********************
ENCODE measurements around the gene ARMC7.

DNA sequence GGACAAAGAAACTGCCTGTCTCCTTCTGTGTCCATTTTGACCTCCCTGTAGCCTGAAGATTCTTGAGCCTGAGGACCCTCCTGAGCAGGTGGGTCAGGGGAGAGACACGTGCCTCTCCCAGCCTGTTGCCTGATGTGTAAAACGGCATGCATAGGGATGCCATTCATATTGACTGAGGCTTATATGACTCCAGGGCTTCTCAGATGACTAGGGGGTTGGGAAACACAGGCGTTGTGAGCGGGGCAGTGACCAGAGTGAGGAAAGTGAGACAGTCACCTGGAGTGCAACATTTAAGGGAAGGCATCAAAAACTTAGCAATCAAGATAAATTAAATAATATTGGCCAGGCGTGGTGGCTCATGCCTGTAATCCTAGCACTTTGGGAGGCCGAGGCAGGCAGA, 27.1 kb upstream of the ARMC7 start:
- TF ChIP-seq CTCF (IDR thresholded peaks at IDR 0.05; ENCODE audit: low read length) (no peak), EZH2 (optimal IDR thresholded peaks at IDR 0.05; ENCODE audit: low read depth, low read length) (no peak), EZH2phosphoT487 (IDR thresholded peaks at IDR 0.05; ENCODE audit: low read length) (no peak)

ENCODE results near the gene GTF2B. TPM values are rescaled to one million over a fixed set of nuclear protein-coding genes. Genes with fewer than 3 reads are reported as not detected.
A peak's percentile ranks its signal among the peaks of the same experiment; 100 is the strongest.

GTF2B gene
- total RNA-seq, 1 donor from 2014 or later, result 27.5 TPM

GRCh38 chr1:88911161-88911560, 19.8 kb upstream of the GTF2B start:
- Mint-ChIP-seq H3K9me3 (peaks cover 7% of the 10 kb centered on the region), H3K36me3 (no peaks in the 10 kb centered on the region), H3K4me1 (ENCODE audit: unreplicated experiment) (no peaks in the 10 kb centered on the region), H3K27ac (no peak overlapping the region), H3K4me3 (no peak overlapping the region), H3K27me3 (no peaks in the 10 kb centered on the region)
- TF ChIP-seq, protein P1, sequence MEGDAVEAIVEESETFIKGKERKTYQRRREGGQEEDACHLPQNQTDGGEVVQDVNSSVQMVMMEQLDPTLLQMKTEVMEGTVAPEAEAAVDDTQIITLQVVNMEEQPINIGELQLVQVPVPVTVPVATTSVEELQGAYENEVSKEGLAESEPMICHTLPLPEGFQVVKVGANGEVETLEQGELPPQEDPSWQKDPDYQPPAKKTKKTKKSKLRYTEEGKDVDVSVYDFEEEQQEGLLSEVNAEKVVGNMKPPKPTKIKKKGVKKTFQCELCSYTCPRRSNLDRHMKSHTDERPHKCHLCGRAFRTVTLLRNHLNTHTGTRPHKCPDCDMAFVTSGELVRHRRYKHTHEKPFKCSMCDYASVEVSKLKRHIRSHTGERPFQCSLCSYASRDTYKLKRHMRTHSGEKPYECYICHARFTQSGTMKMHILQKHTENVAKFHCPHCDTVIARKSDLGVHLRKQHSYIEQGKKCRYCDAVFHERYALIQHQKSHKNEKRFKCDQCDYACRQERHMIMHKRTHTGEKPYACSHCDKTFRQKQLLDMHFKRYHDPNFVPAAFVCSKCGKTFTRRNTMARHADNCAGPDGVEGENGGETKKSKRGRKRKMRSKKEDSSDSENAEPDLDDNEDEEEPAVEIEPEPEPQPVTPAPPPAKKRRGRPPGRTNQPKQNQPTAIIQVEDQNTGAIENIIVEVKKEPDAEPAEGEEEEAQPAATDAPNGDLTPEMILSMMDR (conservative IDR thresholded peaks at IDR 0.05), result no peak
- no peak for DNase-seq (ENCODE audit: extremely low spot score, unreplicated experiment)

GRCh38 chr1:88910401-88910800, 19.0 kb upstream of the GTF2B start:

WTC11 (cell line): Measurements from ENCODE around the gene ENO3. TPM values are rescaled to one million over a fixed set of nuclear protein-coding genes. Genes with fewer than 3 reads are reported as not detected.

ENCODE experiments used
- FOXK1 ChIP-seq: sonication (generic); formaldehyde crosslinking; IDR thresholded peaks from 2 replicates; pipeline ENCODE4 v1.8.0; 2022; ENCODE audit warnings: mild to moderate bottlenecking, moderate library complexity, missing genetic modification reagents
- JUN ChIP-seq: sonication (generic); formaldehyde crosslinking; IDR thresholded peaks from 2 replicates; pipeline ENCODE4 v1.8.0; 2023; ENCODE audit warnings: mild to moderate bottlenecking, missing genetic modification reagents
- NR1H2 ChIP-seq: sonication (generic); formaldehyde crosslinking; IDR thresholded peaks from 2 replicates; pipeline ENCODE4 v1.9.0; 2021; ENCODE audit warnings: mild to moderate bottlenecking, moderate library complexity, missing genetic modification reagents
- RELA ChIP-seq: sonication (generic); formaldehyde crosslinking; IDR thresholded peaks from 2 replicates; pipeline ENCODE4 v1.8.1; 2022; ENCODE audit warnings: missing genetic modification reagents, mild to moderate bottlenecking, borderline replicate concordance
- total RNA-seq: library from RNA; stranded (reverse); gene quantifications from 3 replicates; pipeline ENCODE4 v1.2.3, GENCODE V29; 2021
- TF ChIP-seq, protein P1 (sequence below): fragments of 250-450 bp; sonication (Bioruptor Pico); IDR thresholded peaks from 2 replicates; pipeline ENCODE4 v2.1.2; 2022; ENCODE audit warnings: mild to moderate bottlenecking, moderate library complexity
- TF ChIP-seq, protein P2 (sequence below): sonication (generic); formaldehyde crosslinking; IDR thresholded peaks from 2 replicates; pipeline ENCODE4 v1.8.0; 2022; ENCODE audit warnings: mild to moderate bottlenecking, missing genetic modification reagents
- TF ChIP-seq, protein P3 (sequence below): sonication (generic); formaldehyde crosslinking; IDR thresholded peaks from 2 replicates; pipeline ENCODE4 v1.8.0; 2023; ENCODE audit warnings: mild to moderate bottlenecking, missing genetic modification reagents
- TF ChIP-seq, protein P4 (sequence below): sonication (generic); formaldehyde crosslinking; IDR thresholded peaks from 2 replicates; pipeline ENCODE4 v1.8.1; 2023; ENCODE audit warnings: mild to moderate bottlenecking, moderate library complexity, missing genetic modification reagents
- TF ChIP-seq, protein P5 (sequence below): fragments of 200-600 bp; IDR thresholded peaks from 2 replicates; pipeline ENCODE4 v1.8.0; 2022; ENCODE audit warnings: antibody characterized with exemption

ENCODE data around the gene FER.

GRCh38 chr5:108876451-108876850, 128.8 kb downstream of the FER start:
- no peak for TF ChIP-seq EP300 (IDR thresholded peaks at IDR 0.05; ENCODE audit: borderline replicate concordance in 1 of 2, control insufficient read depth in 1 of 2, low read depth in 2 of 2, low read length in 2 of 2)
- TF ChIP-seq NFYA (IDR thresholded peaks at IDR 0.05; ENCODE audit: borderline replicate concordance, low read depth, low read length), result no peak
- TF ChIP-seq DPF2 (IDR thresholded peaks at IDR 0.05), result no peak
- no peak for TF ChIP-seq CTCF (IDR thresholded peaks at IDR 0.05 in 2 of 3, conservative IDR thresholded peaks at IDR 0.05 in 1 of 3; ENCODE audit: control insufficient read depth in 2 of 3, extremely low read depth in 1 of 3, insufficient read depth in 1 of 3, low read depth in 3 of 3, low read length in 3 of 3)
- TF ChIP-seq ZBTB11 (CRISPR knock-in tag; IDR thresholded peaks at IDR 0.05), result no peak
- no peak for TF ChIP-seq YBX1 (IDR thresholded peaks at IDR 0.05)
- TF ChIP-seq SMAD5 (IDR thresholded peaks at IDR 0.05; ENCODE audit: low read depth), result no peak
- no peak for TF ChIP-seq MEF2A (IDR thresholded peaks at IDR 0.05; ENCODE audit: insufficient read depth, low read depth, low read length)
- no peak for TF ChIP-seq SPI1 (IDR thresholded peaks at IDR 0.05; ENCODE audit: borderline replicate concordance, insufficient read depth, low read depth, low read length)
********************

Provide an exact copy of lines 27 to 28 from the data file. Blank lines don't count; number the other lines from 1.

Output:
- no peak for TF ChIP-seq EP300 (IDR thresholded peaks at IDR 0.05; ENCODE audit: borderline replicate concordance in 1 of 2, control insufficient read depth in 1 of 2, low read depth in 2 of 2, low read length in 2 of 2)
- TF ChIP-seq NFYA (IDR thresholded peaks at IDR 0.05; ENCODE audit: borderline replicate concordance, low read depth, low read length), result no peak